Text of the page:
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Gays, Native Americans, EI and Teen Suicide
Yesterday I started thinking about
gays, blacks and teen suicide. It seems to be relatively
common knowledge now that there is a higher suicide rate
among gays and blacks. And an even higher suicide rate
among gay blacks. I was thinking about the Mayer-Salovey
definition of emotional intelligence and how they seem to
completely leave out factors such as discrimination as
influences on a person's behavior. It doesn't seem to
hard to imagine that a person who has felt discriminated
against for years and years, as well as labeled, laughed
at, ridiculed, insulted, ostracized and rejected would be
more likely to commit suicide than than someone who had
never experienced any of this -- even if they had exactly
the same level of inate emotional intelligence as
While a gay person might also be
afraid of telling anyone he or she is gay, it obviously
is a little harder for a black person to not let anyone
know they are black. I would guess that an emotionally
intelligent gay person would learn very quickly that it
is "not okay" to tell people they are gay in
some families or sub-cultures, thus starting a life of
painful emotional suppression.
This brings up the issue of
conformity and emotional intelligence, by the way. (See article on "Calling Conformity
Intelligence") If a person is born gay in an
accepting family, or in a gay tolerant country such as
Denmark, I think we can all assume that it will have a
much different affect on a gay young person than if they
were born in a non-accepting and non-tolerant culture.
Yet if in one case a person killed himself because they
could no longer live with either a) the silent fears of
revealing the truth, along with the constant need act out
a part which was against their nature, or b) the constant
rejection and perhaps physical bullying (and I remember a
case of a young person who was killed in the USA, in
Texas I think it was, just because they were gay) would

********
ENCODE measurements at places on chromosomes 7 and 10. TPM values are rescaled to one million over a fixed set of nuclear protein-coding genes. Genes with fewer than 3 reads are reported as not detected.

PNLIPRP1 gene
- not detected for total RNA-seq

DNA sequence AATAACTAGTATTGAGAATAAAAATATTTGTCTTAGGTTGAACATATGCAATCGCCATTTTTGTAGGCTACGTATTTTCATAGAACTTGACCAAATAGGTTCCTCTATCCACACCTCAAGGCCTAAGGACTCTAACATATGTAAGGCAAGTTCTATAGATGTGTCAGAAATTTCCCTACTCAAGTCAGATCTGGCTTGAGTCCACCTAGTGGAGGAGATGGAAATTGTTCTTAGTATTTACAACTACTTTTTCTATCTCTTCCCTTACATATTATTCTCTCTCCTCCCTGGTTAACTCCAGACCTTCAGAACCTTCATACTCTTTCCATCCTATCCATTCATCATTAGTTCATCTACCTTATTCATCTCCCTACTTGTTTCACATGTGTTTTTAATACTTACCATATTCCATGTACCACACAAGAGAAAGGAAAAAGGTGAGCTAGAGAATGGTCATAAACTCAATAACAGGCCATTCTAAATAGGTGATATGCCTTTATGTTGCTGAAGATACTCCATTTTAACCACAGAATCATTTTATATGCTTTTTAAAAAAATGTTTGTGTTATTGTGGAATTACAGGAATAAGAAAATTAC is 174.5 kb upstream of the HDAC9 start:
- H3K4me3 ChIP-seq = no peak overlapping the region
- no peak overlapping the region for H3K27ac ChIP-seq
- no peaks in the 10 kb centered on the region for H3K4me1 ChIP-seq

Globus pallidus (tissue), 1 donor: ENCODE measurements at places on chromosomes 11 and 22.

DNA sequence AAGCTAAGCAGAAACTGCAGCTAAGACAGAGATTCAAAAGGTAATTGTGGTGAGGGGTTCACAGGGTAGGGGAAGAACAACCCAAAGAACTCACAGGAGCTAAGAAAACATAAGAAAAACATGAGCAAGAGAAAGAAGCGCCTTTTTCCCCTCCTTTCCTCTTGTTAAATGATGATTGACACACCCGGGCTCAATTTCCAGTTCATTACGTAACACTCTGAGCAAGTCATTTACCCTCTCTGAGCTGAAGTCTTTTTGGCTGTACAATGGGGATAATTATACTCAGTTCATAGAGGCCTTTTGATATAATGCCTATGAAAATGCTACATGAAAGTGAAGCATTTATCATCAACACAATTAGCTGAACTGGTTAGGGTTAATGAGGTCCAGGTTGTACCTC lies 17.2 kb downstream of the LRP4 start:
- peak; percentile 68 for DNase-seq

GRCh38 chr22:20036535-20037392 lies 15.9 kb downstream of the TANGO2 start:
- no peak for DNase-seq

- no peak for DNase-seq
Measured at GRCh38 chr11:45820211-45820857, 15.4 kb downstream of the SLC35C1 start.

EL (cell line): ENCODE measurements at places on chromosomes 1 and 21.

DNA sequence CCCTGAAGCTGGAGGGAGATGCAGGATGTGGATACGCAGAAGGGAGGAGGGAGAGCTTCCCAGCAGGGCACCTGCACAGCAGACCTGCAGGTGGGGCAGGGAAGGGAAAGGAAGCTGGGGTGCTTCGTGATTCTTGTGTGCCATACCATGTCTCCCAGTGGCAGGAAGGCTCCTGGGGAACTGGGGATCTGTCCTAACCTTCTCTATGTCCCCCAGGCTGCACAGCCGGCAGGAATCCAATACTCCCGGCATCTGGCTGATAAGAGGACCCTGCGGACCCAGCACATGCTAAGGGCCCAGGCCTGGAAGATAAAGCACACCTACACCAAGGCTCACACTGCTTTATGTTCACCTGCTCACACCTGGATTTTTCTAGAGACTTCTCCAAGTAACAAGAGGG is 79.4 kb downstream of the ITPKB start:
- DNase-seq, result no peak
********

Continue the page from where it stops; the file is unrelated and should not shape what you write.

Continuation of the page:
we say that this person had lower emotional intelligence
than the gay person who had a relatively happy life in
much more accepting environment?
Then today I read an article by a
Native American who said that "One in three of
Native American women is raped and we have the highest
rate of teen suicide in the country." (source)
I didn't know that Native American
teens had the highest suicide rate in the USA. But it
doesn't really surprise me. It has long been known that
Native Americans have a high rate of drinking and
alcoholism. But is this due to their low emotional
intelligence as Mayer and Salovey seem to believe? Or is
it more a result of the Europeans imposing their values,
life-style and culture on the Native Americans? To me it
would be extremely offensive to be told by university
educated psychologists that young people in my
sub-culture are killing themselves, women are getting
raped and men are becoming alcoholics because they suffer
from low emotional intelligence. But more than offensive,
I would argue that it simply is not even rational to
think along these lines. It is possible, of course that
Native American teens have lower EI than European teens,
but wouldn't we have to be able to go back in time to see
if young Native American teens were killing themselves at
high rates before the Europeans took over most of North
America? And were men raping the native women at the same
rate they are now?
Something seems very wrong with
Mayer and Salovey' idea of EI, and with they test they
and David Caruso have created which they seem to really
believe measures emotional intelligence. If one group
comes in, takes away freedoms and imposes its culture on
another, and then the first reacts in self-destructive
ways, is it fair to say that the first group suffers from
low EI, as defined by the second group?
November 15, 2006
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When Louis Gray was a kid, he liked playing Cowboys
and Indians. He always wanted to be a Cowboy. Not
surprising, I guess, except that Louis Gray was - and is,
of course - an Indian.
"I wanted to be a cowboy because I didnt want
to die," said Gray, 53, who grew up on an Osage
Indian reservation in Oklahoma.
Gray, a former newspaper editor and publisher, is the
president of the Tulsa Indian Coalition Against Racism, a